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Friday, November 22, 2013

Three Facts About The Endangered African Penguin

Three Facts About African Penguins

African Penguins
Growing to be about 26.5 to 27.5 inches tall and weighing between 4.4 and 11 pounds the endangered African Penguin lives on the Southern coast of Africa.

Three Facts About African Penguins


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African penguins breed from Hollams Bird Island Namibia to Bird Island Algoa Bay in South Africa.



Three Facts About African Penguins

Gansbaai South Africa Dyer Island is a protected bird sanctuary home to large colonies of threatened African Penguins.


African Penguin Fact 1

The African penguin, or black-footed penguin, is also nicknamed the jackass penguin because it’s mating call sounds like a whinnying donkey. They spend their days at sea feeding and their nights gathered together on shore. Like all penguins, African penguins are much more agile in water than on land swimming up to 12 miles per hour. Each penguin eats about one pound of fish per day feeding on small fish such as sardines and anchovies, crustaceans and squid. Each penguin eats about one pound of fish per day.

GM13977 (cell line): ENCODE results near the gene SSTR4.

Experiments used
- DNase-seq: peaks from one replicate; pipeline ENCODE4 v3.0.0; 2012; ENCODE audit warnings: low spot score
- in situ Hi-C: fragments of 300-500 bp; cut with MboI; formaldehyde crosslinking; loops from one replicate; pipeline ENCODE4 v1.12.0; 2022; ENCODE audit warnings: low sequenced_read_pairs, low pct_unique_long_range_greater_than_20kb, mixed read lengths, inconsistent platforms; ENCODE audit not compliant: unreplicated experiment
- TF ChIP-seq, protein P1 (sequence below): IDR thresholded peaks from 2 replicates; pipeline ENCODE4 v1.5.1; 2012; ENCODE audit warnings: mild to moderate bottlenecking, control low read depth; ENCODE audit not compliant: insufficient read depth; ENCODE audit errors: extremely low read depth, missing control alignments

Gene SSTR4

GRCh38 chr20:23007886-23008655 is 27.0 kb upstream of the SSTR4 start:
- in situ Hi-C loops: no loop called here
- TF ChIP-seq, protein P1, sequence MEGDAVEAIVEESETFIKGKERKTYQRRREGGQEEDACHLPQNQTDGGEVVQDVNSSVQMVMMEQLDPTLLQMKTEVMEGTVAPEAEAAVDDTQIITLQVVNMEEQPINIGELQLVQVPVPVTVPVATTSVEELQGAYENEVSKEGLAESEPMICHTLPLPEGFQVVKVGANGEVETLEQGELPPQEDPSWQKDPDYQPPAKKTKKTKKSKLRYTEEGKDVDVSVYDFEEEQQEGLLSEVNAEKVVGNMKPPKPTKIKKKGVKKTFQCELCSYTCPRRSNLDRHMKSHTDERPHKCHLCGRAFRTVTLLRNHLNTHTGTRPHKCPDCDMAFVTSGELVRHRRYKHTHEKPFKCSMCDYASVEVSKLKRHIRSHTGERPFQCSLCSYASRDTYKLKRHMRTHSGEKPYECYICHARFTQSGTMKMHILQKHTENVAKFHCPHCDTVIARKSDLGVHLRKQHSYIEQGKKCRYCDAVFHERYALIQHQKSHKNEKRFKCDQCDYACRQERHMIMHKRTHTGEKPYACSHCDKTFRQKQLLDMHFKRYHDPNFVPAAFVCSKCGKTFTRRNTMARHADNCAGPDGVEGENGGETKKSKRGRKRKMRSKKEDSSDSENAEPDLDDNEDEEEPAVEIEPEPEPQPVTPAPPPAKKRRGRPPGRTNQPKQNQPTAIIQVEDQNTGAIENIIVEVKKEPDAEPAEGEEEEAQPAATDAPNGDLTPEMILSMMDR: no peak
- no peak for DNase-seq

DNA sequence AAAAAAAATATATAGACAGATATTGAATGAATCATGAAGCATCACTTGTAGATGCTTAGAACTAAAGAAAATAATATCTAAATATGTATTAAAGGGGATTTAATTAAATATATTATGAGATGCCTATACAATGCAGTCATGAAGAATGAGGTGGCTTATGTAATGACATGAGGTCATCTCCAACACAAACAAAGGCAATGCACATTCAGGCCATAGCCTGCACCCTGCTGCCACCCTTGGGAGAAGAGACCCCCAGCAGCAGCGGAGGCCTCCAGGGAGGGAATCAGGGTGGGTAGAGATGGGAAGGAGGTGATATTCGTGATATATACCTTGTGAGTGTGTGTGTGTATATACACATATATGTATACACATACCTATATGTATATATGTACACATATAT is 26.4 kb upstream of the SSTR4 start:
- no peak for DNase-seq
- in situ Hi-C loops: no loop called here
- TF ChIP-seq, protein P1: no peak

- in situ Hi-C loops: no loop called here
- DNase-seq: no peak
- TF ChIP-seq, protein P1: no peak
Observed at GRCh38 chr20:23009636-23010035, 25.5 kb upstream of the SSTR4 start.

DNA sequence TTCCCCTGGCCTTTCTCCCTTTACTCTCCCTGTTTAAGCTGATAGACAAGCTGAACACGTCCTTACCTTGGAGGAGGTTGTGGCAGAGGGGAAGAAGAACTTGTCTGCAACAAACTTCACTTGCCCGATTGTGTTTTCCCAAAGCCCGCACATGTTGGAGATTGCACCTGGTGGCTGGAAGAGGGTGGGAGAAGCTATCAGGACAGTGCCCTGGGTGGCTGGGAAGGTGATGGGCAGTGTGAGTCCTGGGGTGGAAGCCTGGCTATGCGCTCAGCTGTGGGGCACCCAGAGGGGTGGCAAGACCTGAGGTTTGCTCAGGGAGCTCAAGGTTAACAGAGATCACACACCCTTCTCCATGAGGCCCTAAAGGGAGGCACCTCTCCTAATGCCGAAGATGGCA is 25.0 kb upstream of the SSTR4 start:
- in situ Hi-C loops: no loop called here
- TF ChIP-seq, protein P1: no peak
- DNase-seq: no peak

African Penguin Fact 2

African Penguins are the only penguin species that breed in Africa and it is found nowhere else in the world. African Penguins are monogamous and the same pair will normally return to the same colony and often the same nest site each year on Dyer Island to be together.


African Penguin Fact 3

African penguins are currently classified as vulnerable or threatened under the International Union for Conservation of Nature, IUCN red data list criteria. Unfortunately if the current trends continue it is only a matter of time before the African Penguin becomes endangered. The African penguin is an endangered species whose population has declined by 90 percent since the turn of the 20th century.



Did you know?

The population of African Penguins was estimated at 179,000 in 1998 and is still declining despite conservation efforts. African Penguins are the only penguin species that breed in Africa.

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